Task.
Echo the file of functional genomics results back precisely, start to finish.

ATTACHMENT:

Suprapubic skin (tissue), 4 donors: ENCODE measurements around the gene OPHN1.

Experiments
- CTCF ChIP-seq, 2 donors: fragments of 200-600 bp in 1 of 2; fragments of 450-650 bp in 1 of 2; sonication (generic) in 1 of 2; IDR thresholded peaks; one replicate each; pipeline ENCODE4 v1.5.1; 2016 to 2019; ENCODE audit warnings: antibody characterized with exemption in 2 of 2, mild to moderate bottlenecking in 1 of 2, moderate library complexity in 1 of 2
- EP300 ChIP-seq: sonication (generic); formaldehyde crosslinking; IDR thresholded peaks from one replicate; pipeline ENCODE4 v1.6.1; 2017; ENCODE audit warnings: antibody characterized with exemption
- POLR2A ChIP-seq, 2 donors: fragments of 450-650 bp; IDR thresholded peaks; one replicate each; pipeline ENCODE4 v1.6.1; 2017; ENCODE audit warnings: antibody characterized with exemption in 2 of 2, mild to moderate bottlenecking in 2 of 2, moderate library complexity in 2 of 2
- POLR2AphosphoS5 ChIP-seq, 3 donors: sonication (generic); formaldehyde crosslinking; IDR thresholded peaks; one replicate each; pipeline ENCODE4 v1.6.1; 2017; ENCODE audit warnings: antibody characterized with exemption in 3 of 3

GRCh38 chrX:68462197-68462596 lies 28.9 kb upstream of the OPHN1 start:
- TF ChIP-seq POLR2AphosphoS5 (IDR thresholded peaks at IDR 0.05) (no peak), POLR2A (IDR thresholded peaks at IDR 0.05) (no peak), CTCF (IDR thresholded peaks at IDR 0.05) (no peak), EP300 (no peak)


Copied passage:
Suprapubic skin (tissue), 4 donors: ENCODE measurements around the gene OPHN1.

Experiments
- CTCF ChIP-seq, 2 donors: fragments of 200-600 bp in 1 of 2; fragments of 450-650 bp in 1 of 2; sonication (generic) in 1 of 2; IDR thresholded peaks; one replicate each; pipeline ENCODE4 v1.5.1; 2016 to 2019; ENCODE audit warnings: antibody characterized with exemption in 2 of 2, mild to moderate bottlenecking in 1 of 2, moderate library complexity in 1 of 2
- EP300 ChIP-seq: sonication (generic); formaldehyde crosslinking; IDR thresholded peaks from one replicate; pipeline ENCODE4 v1.6.1; 2017; ENCODE audit warnings: antibody characterized with exemption
- POLR2A ChIP-seq, 2 donors: fragments of 450-650 bp; IDR thresholded peaks; one replicate each; pipeline ENCODE4 v1.6.1; 2017; ENCODE audit warnings: antibody characterized with exemption in 2 of 2, mild to moderate bottlenecking in 2 of 2, moderate library complexity in 2 of 2
- POLR2AphosphoS5 ChIP-seq, 3 donors: sonication (generic); formaldehyde crosslinking; IDR thresholded peaks; one replicate each; pipeline ENCODE4 v1.6.1; 2017; ENCODE audit warnings: antibody characterized with exemption in 3 of 3

GRCh38 chrX:68462197-68462596 lies 28.9 kb upstream of the OPHN1 start:
- TF ChIP-seq POLR2AphosphoS5 (IDR thresholded peaks at IDR 0.05) (no peak), POLR2A (IDR thresholded peaks at IDR 0.05) (no peak), CTCF (IDR thresholded peaks at IDR 0.05) (no peak), EP300 (no peak)